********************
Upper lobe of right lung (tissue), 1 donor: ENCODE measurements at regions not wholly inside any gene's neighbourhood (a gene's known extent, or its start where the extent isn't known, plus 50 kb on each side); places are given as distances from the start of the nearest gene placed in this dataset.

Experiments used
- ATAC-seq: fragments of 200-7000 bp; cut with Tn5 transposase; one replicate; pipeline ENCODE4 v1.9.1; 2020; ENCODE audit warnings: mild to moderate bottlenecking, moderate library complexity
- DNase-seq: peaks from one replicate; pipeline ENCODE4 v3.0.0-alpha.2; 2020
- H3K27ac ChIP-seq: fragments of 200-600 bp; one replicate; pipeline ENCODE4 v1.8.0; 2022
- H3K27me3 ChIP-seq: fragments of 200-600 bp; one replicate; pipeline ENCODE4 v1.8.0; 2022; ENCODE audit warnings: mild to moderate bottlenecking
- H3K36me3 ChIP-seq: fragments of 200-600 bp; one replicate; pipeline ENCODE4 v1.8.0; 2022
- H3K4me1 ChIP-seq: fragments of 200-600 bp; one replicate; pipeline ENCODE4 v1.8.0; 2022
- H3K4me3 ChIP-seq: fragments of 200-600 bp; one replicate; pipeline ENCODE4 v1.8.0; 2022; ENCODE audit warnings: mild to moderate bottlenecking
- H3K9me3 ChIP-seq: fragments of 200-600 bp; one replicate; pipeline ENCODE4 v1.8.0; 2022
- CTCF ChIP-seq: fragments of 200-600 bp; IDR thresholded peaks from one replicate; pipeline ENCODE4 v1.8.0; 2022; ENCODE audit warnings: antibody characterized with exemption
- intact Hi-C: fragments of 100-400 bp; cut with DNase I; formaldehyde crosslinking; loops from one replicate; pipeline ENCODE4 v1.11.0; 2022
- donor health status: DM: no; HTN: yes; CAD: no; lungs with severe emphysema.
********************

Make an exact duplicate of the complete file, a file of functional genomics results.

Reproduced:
Upper lobe of right lung (tissue), 1 donor: ENCODE measurements at regions not wholly inside any gene's neighbourhood (a gene's known extent, or its start where the extent isn't known, plus 50 kb on each side); places are given as distances from the start of the nearest gene placed in this dataset.

Experiments used
- ATAC-seq: fragments of 200-7000 bp; cut with Tn5 transposase; one replicate; pipeline ENCODE4 v1.9.1; 2020; ENCODE audit warnings: mild to moderate bottlenecking, moderate library complexity
- DNase-seq: peaks from one replicate; pipeline ENCODE4 v3.0.0-alpha.2; 2020
- H3K27ac ChIP-seq: fragments of 200-600 bp; one replicate; pipeline ENCODE4 v1.8.0; 2022
- H3K27me3 ChIP-seq: fragments of 200-600 bp; one replicate; pipeline ENCODE4 v1.8.0; 2022; ENCODE audit warnings: mild to moderate bottlenecking
- H3K36me3 ChIP-seq: fragments of 200-600 bp; one replicate; pipeline ENCODE4 v1.8.0; 2022
- H3K4me1 ChIP-seq: fragments of 200-600 bp; one replicate; pipeline ENCODE4 v1.8.0; 2022
- H3K4me3 ChIP-seq: fragments of 200-600 bp; one replicate; pipeline ENCODE4 v1.8.0; 2022; ENCODE audit warnings: mild to moderate bottlenecking
- H3K9me3 ChIP-seq: fragments of 200-600 bp; one replicate; pipeline ENCODE4 v1.8.0; 2022
- CTCF ChIP-seq: fragments of 200-600 bp; IDR thresholded peaks from one replicate; pipeline ENCODE4 v1.8.0; 2022; ENCODE audit warnings: antibody characterized with exemption
- intact Hi-C: fragments of 100-400 bp; cut with DNase I; formaldehyde crosslinking; loops from one replicate; pipeline ENCODE4 v1.11.0; 2022
- donor health status: DM: no; HTN: yes; CAD: no; lungs with severe emphysema.